The Leader of the Opposition Tony Abbott delivered a broad ranging speech to the Sydney Institute last night. It covered many issues, but one issue Mr Abbott noted was:
“Less borrowing means lower interest rates.”
This throw away line is dreadfully wrong.
Let’s start by looking at the last decade of Australia’s economic history. When the Coalition moved to eliminate Commonwealth Government net debt and reduced the amount of borrowing to almost nothing in the five years up to 2007, we witnessed the longest rate hiking cycle ever recorded from the RBA. From a low point of 4.25% at the beginning of 2002, the RBA hiked interest rates on 12 consecutive times through to March 2008, which saw the cash rate peak at 7.25%.
What’s more, as government borrowing increased as the budget slipped into deficit in late 2008, interest rates were slashed to a 50 year low of 3.0%.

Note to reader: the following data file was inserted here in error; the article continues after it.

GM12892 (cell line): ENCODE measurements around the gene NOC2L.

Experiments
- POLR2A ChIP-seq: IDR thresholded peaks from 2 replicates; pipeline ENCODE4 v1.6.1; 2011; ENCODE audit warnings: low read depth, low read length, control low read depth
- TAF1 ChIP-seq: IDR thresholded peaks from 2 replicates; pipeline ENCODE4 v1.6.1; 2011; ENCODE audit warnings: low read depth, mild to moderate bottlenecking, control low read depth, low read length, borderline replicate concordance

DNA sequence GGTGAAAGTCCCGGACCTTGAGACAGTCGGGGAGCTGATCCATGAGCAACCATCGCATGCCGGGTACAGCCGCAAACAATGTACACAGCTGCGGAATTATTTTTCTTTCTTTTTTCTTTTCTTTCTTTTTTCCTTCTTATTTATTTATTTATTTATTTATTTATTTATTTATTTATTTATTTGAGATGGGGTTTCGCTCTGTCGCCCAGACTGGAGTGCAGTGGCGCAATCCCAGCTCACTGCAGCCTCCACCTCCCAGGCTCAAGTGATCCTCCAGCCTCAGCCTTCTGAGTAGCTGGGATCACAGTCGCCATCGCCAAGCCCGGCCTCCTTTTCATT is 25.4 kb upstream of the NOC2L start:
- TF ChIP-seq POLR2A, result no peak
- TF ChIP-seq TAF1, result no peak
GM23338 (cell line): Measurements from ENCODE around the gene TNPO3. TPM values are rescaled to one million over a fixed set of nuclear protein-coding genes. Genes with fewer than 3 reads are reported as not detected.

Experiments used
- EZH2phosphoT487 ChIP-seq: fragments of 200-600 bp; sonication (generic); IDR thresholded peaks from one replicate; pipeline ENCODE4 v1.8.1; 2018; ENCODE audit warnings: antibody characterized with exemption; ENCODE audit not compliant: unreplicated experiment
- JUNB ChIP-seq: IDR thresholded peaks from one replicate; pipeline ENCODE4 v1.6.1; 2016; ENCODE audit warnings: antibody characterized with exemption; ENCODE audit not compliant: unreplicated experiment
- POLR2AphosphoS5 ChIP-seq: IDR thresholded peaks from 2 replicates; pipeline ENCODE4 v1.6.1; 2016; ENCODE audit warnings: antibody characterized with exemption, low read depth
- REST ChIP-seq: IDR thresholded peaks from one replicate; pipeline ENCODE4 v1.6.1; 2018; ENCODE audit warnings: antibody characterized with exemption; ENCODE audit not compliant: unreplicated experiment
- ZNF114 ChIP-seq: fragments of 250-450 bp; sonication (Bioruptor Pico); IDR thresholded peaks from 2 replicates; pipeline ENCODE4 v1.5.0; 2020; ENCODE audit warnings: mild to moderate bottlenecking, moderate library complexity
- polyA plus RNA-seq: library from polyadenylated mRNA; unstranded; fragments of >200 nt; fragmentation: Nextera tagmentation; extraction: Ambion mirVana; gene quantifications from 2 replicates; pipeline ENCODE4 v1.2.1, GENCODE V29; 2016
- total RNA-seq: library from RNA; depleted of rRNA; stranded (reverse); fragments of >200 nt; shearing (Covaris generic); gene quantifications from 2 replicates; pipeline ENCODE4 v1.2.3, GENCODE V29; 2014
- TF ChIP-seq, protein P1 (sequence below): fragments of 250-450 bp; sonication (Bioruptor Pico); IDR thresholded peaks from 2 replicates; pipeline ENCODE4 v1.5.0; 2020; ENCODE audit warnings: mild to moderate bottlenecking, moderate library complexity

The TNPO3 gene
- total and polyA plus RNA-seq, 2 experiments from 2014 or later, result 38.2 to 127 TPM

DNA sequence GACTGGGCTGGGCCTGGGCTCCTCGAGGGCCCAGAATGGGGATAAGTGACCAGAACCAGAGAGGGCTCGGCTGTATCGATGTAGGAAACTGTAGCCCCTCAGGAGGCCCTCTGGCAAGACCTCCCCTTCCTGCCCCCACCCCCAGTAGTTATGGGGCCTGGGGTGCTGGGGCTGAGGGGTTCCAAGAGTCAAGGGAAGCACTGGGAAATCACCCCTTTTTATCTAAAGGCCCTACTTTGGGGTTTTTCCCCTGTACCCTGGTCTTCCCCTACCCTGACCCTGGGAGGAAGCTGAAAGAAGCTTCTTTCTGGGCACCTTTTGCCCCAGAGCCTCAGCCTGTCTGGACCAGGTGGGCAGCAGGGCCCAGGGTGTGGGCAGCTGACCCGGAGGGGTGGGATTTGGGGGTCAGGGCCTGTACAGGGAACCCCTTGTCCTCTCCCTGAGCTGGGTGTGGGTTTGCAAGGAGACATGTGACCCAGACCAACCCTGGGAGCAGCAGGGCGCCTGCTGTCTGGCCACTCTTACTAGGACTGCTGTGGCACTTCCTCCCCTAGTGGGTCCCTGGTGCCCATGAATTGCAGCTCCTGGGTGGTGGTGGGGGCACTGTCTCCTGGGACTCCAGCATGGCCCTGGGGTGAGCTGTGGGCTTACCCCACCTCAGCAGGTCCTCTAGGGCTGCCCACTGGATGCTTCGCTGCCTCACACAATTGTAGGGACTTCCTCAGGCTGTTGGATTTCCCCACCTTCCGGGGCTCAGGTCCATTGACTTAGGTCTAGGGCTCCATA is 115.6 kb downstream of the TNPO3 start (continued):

And right now, a look overseas sees Japan with massive debt and borrowing, yet interest rates are anchored near zero. The US fiscal position is unsustainable with trillions of dollars borrowed by the government in the last couple of years, yet its borrowing costs, out to 10 years, are under 2%. I could go on.
Without going into the dynamics of the links between borrowing and interest rates, it should be obvious that many factors influence interest rates of which borrowing is of the third or fourth order. Not that that is the perception here in Australia.